Celebrity chefs, top-class chippies, curries so good they’ll keep you up at night, countryside fine dining that ‘cuts the mustard’... and pizza; what more could you want from our pick of the best restaurants in Norwich?
Restaurants in Norwich
Grosvenor Fish Bar
Benedicts may well be the best of the bunch. Fans of BBC2's Great British Menu will recognise the chef-patron Richard Bainbridge. He won the programme in 2015, albeit at the fourth time of asking. Nevertheless, it’s no mean feat. You have to be half handy in the kitchen to claim such a lofty accolade and the fact that Bainbridge worked for Michel Roux and was the former head chef at Galton Blackiston’s Michelin-starred Morston Hall only serves to back up his credentials as a top-class chef. So, it shouldn’t come as any surprise that Benedicts is a seriously good restaurant.
The menu changes every few weeks and features creative dishes concocted from the finest seasonal local produce. Similarly, the wine list changes regularly but consistently yields rave reviews. The staff are friendly without being intrusive, while the restaurant itself is a lovely setting for an evening meal. It has a great location amidst the stylish shops, bars and rival eateries on St. Benedicts Street, less than five minutes’ walk from our Norwich City Centre (Duke Street) hotel.
While we’re here, we’ll point out a couple of our other favourite restaurants that also happen to be nearby. St. Benedicts Street is also home to one of the most talked about restaurants in Norfolk: B’nou. The concept is unique; there’s no menu. Over the course of your meal, you are presented with nine tapas dishes and three desserts. You’re only told what each dish is when it arrives at your table; then it’s up to you whether you want to eat it or not. You won’t be pressured into eating anything you don’t want to, but we recommend giving everything a go. Each plate is perfect for sharing and only costs around a fiver. So, say yes, enjoy your fill of truly tantalising tapas, and don’t worry too much about the bill; it won’t get too out of hand. You do have to book far in advance but all things considered, we understand why.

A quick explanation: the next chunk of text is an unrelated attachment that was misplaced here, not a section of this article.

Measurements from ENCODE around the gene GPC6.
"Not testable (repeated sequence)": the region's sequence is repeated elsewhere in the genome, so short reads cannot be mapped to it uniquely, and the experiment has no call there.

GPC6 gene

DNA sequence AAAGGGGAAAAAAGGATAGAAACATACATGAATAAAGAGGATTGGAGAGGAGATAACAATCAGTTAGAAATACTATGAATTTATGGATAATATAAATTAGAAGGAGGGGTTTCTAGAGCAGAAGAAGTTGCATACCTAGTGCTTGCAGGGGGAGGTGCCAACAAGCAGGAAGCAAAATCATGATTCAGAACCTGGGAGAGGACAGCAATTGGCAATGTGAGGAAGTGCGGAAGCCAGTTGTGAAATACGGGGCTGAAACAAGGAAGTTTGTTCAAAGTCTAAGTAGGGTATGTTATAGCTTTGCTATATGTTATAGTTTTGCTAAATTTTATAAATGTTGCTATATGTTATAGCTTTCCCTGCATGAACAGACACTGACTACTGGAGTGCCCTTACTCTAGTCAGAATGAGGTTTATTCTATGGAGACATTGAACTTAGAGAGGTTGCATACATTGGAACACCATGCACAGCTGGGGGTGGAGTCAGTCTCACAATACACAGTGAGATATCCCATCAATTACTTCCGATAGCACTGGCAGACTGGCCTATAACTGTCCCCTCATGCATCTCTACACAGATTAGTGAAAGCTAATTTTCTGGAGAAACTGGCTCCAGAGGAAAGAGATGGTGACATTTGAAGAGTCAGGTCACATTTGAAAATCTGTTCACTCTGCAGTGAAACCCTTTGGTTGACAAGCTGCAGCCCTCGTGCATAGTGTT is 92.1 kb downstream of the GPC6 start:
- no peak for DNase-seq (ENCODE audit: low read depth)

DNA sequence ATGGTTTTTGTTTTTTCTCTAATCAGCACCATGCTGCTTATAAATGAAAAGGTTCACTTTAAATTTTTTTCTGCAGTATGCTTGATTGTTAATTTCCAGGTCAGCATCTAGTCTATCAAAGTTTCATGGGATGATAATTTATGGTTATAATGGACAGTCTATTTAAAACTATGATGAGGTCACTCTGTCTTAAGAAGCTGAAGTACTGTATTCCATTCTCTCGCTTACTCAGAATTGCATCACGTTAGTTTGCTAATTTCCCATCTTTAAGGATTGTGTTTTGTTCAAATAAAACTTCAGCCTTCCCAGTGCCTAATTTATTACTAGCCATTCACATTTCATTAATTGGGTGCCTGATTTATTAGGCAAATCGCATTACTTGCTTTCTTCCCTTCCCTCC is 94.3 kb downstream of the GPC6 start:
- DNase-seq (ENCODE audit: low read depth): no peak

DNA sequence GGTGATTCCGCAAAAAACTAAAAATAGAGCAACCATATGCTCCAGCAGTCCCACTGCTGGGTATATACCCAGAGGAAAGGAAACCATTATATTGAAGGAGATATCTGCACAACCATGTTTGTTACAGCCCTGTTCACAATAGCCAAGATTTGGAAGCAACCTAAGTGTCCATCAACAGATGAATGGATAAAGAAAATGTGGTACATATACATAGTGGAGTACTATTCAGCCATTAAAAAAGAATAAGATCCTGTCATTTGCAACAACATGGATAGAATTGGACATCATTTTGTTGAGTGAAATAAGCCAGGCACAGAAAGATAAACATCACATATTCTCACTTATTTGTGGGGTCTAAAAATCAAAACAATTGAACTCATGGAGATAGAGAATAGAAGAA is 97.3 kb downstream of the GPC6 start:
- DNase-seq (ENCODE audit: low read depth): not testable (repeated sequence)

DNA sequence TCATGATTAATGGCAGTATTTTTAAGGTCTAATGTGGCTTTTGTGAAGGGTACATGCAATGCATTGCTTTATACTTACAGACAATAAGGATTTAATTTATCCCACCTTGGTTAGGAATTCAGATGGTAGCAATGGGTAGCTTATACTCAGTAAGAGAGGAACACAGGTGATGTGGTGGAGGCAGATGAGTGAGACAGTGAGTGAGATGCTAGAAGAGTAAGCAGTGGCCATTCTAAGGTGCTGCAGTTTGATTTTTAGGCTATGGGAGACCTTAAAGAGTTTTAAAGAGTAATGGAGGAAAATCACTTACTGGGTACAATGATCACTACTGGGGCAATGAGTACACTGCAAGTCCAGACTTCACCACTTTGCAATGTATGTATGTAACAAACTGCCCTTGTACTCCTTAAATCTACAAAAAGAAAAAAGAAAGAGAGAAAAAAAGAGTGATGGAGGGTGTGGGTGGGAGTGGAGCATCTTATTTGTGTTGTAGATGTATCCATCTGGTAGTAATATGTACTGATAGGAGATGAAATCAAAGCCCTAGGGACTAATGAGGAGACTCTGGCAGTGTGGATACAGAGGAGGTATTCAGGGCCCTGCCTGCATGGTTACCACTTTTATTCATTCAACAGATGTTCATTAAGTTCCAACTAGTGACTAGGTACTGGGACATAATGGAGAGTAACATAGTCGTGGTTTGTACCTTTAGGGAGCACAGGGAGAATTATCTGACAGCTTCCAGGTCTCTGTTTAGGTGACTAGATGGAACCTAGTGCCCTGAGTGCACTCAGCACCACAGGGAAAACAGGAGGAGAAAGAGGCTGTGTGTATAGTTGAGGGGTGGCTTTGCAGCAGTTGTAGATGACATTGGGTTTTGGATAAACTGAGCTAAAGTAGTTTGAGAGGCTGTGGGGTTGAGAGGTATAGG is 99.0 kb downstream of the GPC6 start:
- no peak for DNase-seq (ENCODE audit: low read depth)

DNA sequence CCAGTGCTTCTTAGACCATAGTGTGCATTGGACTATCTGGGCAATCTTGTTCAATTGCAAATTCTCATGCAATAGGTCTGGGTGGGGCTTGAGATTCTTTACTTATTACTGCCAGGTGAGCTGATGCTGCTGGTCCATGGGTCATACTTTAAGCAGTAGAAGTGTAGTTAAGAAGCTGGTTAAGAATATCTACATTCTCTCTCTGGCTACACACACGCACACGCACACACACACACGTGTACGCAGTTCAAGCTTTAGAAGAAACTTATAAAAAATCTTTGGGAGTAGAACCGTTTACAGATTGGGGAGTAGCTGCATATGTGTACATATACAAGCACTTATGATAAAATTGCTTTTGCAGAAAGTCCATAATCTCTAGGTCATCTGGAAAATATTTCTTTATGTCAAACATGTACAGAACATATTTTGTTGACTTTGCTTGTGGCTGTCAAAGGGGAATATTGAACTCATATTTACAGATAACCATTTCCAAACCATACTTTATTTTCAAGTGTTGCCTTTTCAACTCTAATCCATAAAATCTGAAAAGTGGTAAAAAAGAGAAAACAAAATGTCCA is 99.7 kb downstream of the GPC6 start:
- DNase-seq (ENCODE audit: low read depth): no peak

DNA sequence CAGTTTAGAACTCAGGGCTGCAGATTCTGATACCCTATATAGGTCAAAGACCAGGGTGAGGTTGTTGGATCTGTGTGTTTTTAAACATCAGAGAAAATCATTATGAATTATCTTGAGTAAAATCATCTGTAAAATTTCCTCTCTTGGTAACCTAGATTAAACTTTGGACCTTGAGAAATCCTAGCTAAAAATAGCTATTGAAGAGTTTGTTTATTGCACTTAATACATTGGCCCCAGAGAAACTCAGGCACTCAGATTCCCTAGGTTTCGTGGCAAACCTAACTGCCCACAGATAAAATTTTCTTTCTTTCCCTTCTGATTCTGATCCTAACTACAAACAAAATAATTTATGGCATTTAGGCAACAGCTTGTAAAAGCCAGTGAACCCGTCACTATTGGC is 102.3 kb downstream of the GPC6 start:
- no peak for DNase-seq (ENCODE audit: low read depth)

Can’t get a table at some of the more exclusive restaurants of St. Benedicts Street? Fear not, you can always head down St. Gregory’s Alley to the nearby Grosvenor Fish Bar as a backup. It’s been serving locals and visitors to Norfolk for over 90 years. In that time, they’ve more than mastered their craft. So much so that we wouldn’t recommend a single other chippy in Norfolk over the Grosvenor Fish Bar. Their fish is fresh and battered to perfection. There’s enough seating for 70 people in the stylish downstairs restaurant, and while they don’t have a licence, if you do want a drink, you can place your order and make your way to The Birdcage pub over the road and they’ll bring it over to you piping hot for you to enjoy with your pint.
If you’ve got a taste for fine dining, then Roger Hickman’s Restaurant over the road from The Cathedral of St. John The Baptist should be right up your street. The tables are adorned with white linen, spotless silverware and an array of crystal glassware. There’s no denying its decadence, but contemporary touches stop it from straying into the dangerous territory of feeling antiquated or outdated. The restaurant used to be called Adlard’s, and boasted a reputation for refined eating and high prices. It’s not so different nowadays; it’s merely named after a different chef-patron. It’s not cheap but you do get your money’s worth. The eating is excellent, the menu creative and the service unparalleled.
When it comes to curries in Norwich, you can’t beat a visit to Namaste India, in the shadow of Norwich Castle on Opie Street, or its big brother Namaste Village, south of the city centre on Queens Road. They’re two authentic Gujarati Indian restaurants run by the same family and serving up some of the most delicious vegetarian and vegan food in Norwich. Neither restaurant serves alcohol but for an inexpensive corkage charge, you’re welcome to bring your own. Portions are huge, the food is incredible, there’s always a vibrant atmosphere and you can expect a warm welcome. If you’re looking for spice and all things nice, Namaste is a no-brainer.
Pizza, pizza, oh that most puerile of guilty pleasures. If you start craving some sumptuous slices, then head towards the market and visit Brick Pizza for the best ‘pie’ you’ll feast on for some time. Their dough is made from Caputo Blue flour and cold-fermented for up to 36 hours, which allows the enzymes to break down the gluten and starch. This makes their pizza bases both delightfully light and dangerously moreish. Their meats come from Italy, the cheese comes from closer to home in Somerset, and the veg is grown right in Norwich. It’s only a small place, and each pizza is prepped and cooked to order so don’t be surprised to find the queue weaving its way out of the door. Don’t let it put you off though; the pizzas are excellent and you won’t eat better for the price.
Last of all, we’ll take you a little way out of the town centre to a restaurant with a reputation for being one of the best in Norfolk. Stoke Mill occupies a stunningly refurbished water mill in Stoke Holy Cross, a quick 10-minute drive from our Norwich East hotel. It doesn’t have any stars to its name – yet – but you can expect Michelin-quality dining, top-class service and here’s a tasty bit of trivia: the mill was originally owned by the Colmans of English mustard fame, who began making their acclaimed condiment 200 years ago.